It is with pleasure that today I welcome Jacqueline Grima onto my blog to talk about her books and writing.
1) CAN YOU TELL ME ABOUT YOURSELF – HAVE YOU WRITTEN ANY BOOKS AND ARE YOU WRITING NOW?
I have been writing for about twenty years and was lucky that the first few short stories I sent out were accepted for publication. After that, however, family life sort of took over. I have three sons and became a single mother twelve years ago so any writing had to be put aside for a while. I started to take it more seriously when I was made redundant from my job as a teaching assistant. Finding another job wasn’t going to be easy as, by that time, I had been diagnosed with a long term health condition, fibromyalgia, which causes me constant pain, was due to go into hospital for a hysterectomy and was also primary carer to my middle son who has Asperger’s Syndrome, which is a form of autism. I decided, therefore, to use my time at home to finish the Literature degree I had started with The Open University, and to make my first serious attempt at writing a novel. Coming Second, the story of a young man called Leo,was finished approximately three years later and, much to my delight was shortlisted for the 2014 Luke Bitmead Bursury, which even though I didn’t win, has opened a lot of doors for me, I am currently trying to find a publisher for the novel and have also embarked upon a Masters in Creative Writing. The novel I am currently working on will eventually be my dissertation. I am also working part-time as a commissioned writer for student magazine http://www.humanityhallows.co.uk and am working on short stories as I would love to put them together in a collection one day!
2) HOW MUCH RESEARCH AND PREPARATION DO YOU DO IN ADVANCE – DOES ANY OF THIS CHANGE WHILE YOU ARE WRITING?
I like to do quite a lot of thinking and note-taking before I start writing and I usually start a new notebook for each novel where I jot down ideas for the plot or notes about each character – where they were born, where they work etc. as well as their relationships to each other. I also think a lot about where the novel is going to be set and often go out to take photographs which helps me ‘set the scene’. In Coming Second, Leo takes a lot of comfort from the church and his bible so I did a lot of bible reading beforehand and paid a few visits to the local church and cemetery! Usually I have a vague idea of where the story is going before I write but I don’t set it in stone as my ideas often change. The ending for Coming Second changed three or four times!
3) DO YOU HAVE A FAVOURITE TIME TO WRITE? HOW DO YOU BALANCE WRITING WITH OTHER RESPONSIBILITIES AT OR IN WORK?
My writing has to work around the care of my son, my health and, unfortunately, lots of other everyday things I have to do like cleaning, washing, ironing and walking my two dogs! I mostly write in the day after I have finished my chores and my son has left for college. I usually write a list at the beginning of the week of the articles I have to complete or the amount of my novel I want to get through and try to do as many hours as I can with just short breaks for lunch. I usually finish when the boys come home and it’s time to cook. Sometimes, however, if my health isn’t too good, I have to finish earlier as the physical act of writing often causes my muscles to stiffen and my condition causes me to have chronic fatigue which means I am dozing off by 3 o’clock! In the evenings, I usually spend time with the boys or catch up on my reading.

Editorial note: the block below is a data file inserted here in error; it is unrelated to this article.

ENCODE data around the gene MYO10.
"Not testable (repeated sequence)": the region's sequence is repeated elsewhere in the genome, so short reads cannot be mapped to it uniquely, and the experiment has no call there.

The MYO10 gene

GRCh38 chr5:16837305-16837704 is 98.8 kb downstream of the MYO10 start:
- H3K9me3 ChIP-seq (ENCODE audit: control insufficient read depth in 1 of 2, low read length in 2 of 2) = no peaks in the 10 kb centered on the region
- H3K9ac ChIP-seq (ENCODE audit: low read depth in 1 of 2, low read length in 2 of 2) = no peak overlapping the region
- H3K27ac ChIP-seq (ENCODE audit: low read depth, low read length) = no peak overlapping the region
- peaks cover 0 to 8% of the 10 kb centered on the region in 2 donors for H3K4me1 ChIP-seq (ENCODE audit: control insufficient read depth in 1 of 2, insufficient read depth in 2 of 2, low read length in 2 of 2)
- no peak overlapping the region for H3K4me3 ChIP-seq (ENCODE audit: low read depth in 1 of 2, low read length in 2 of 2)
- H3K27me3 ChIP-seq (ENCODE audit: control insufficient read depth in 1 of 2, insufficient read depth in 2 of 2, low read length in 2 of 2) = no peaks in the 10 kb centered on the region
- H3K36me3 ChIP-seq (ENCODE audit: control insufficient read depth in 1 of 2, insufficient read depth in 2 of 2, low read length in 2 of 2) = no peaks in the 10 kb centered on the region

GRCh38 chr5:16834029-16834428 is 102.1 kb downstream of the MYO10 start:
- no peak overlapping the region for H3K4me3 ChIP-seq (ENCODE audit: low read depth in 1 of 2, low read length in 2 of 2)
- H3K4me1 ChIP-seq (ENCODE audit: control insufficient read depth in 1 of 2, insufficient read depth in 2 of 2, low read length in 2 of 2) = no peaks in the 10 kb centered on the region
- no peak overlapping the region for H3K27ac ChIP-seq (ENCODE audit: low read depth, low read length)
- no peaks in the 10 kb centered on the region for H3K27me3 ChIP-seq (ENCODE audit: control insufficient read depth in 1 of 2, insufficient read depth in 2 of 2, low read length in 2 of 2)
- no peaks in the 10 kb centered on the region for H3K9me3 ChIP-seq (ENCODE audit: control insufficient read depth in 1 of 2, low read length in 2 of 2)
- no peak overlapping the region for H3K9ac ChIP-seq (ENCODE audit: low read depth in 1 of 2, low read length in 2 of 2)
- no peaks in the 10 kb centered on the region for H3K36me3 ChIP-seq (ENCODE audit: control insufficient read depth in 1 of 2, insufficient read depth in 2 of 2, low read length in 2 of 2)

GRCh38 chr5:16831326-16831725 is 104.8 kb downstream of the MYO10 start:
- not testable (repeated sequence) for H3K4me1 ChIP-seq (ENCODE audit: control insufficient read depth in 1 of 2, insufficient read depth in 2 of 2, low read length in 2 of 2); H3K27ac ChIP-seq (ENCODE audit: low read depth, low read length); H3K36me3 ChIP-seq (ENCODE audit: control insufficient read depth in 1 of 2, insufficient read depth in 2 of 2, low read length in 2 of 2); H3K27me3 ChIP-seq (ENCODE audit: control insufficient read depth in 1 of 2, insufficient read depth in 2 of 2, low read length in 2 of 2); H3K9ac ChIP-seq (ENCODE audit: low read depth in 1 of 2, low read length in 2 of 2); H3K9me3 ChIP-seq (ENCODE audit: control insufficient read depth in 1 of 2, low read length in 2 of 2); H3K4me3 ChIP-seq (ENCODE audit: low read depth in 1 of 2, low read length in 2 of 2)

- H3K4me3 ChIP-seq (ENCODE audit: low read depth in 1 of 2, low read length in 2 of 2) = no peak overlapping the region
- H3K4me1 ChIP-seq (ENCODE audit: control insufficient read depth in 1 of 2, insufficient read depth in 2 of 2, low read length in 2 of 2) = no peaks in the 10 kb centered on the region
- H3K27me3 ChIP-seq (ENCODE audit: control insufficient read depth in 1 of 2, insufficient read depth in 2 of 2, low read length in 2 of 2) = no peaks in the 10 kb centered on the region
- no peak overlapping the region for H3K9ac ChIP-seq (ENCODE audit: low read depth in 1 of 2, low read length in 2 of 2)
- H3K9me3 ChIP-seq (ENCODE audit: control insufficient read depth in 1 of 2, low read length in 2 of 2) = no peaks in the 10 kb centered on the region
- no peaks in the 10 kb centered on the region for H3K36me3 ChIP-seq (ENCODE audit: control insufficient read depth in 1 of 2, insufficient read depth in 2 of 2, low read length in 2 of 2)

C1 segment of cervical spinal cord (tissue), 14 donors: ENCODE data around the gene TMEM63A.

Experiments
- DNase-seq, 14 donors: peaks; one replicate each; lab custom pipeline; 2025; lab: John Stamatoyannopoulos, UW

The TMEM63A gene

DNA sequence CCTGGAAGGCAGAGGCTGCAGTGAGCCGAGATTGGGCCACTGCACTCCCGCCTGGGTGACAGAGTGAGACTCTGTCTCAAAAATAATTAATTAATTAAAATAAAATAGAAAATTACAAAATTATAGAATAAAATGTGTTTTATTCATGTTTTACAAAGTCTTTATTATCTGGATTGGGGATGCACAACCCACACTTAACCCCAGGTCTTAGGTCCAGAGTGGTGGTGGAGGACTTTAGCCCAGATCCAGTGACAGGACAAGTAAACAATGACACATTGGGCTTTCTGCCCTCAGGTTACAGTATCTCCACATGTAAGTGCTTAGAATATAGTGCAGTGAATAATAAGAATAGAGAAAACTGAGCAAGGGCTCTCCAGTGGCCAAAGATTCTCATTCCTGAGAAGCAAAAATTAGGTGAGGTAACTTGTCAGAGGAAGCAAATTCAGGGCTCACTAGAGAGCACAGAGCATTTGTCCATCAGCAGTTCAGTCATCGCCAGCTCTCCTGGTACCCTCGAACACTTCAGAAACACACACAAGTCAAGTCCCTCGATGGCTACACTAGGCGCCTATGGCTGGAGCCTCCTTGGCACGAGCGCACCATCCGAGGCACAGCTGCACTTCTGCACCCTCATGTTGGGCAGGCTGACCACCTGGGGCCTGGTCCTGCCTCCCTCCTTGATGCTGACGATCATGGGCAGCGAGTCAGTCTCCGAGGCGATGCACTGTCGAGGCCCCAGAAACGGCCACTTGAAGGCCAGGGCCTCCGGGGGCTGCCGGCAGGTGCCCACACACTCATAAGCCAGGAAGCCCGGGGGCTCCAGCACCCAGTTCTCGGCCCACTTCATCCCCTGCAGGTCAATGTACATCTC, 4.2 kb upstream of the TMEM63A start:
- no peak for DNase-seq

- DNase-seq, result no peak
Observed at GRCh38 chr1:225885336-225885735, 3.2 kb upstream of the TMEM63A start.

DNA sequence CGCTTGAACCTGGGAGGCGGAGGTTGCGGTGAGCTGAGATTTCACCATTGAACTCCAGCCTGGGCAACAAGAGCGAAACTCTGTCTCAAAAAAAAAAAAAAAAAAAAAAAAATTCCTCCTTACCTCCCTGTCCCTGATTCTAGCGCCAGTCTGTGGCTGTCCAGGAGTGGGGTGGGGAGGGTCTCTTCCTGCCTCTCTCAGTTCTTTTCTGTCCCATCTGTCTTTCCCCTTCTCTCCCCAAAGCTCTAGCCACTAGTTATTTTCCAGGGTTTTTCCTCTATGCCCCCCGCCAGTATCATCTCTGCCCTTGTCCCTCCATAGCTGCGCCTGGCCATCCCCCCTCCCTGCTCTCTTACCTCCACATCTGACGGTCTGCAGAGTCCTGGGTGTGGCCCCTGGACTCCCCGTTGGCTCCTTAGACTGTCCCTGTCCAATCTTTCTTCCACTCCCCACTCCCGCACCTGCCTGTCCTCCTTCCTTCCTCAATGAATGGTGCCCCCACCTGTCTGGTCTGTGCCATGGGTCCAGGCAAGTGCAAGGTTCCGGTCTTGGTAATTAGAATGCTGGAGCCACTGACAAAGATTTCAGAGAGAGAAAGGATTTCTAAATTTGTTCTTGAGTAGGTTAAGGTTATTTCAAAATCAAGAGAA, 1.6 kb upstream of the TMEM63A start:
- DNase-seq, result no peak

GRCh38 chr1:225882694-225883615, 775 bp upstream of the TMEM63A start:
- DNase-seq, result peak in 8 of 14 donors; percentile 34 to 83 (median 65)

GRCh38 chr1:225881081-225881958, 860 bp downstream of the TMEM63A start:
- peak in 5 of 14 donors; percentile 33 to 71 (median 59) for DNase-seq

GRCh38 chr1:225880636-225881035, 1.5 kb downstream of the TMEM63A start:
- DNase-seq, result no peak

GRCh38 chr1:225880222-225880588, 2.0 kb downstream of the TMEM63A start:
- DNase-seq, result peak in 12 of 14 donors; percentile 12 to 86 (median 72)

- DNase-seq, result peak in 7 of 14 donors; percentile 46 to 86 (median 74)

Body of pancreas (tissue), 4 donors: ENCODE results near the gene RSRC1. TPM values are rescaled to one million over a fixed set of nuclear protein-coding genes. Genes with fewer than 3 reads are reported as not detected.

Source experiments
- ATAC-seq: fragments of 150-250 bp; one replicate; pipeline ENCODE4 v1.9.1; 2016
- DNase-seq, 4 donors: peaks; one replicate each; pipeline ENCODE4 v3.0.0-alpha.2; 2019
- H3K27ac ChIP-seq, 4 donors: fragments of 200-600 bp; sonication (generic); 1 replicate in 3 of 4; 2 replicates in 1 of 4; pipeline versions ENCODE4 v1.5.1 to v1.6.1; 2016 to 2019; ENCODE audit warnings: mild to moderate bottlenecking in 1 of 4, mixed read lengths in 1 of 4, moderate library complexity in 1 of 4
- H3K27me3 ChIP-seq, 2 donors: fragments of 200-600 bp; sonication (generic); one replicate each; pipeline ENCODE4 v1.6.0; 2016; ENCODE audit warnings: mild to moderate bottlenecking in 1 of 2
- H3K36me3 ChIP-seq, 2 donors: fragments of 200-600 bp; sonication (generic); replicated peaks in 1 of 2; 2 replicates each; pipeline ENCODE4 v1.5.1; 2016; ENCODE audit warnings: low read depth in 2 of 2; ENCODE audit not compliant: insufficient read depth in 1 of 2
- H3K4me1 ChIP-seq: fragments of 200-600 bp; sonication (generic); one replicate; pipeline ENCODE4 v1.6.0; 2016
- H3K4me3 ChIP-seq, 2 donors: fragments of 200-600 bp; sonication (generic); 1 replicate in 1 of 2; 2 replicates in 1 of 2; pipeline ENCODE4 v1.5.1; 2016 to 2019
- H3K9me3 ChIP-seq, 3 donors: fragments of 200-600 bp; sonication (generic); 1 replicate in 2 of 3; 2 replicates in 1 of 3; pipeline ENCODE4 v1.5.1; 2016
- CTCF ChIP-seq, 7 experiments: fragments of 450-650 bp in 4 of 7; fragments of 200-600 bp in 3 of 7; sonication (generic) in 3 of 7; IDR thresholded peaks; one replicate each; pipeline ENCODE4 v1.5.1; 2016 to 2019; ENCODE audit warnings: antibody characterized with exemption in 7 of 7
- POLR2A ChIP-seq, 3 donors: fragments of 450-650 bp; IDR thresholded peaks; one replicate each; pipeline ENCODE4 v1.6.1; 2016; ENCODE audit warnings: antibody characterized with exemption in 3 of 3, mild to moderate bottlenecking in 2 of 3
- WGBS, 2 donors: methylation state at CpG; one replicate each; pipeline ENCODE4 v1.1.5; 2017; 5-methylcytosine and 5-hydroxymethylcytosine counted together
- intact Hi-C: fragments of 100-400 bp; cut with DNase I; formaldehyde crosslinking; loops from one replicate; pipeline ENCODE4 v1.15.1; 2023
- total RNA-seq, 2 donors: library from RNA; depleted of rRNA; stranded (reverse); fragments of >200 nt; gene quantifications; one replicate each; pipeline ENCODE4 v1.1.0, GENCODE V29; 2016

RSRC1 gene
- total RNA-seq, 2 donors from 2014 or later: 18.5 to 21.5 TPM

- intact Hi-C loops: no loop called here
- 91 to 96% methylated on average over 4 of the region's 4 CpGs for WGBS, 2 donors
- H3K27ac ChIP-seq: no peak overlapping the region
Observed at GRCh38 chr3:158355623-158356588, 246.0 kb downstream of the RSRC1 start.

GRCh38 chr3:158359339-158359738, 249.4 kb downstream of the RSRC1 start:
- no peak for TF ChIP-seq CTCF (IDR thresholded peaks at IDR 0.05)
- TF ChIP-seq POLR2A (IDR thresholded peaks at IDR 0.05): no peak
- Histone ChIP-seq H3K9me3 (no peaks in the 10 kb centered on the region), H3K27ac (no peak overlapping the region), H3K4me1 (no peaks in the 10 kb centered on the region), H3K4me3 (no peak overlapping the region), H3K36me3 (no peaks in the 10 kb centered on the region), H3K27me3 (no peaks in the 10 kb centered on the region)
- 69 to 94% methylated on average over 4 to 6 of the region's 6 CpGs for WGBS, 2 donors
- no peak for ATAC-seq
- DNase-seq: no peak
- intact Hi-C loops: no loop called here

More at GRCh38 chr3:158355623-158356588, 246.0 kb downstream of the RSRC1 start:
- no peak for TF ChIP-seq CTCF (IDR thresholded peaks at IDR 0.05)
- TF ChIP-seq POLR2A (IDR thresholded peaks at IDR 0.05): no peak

4) WRITING HAS HIGHS AND LOWS – HOW DO YOU KEEP YOURSELF MOTIVATED?
Good question! Writing is hard work and I do have lots of ‘low’ periods, especially when the inevitable rejections are coming in! I try to keep myself motivated by treating it like any other job. If I were going in to an office, I wouldn’t have a choice about how much work I’d do so I try to sit down and write in the morning and promise myself I will keep going until a certain time. With my article writing, I work to 24 hour deadlines, which is always a great motivator! If I am feeling low or not particularly well, I usually do some editing , perhaps going back to a short story that needs some work or going over the opening chapters of my novel. I find that editing is much easier than facing a blank page!
5) DO YOU USE SOCIAL MEDIA AND/OR BLOG? HOW USEFUL DO YOU FIND THIS?
I am an avid Twitter user and find it incredibly useful for connecting with other writers and for getting my work out to a wider audience. If I have written an article I usually include it in a tweet and tag as many people as possible who I think might be interested in reading it and it can be read by hundreds of people in a matter of minutes, It’s also a great way of keeping up with writing competitions and submission opportunities, The only drawback is that it can be distracting but I tend to think of it as a pet – if you give it a little bit of attention every day then you tend to get it to behave the way you want it to! I have recently started a blog where I talk about the experience of doing an MA and post writing tips. I do find it hard to keep up though and think I need to blog more often in order to entice a wider readership.
6) IF YOU COULD GIVE SOME ADVICE TO A NEW WRITER, WHAT WOULD IT BE?
Read, read and read, when you have finished, read some more! I firmly believe that, in order to be a successful writer, you have to be a reader and have often got two or three books on the go. Although it’s a bit of a cliche, I would also say don’t give up. I have had hundreds of rejections but I know that, with perseverance, I will one day be where I want to be!
MANY THANKS TO JACQUELINE FOR SUCH AN INFORMATIVE POST, YOU CAN FIND HER BLOG AT http://www.grimajgrima.blogspot.co.uk OR YOU CAN FOLLOW HER ON TWITTER @GrimaJgrima
IF YOU WOULD LIKE TO READ ANY OF HER ARTICLES YOU WILL FIND THEM AT http://www.humanityhallows.co.uk/?s=jacqueline+grima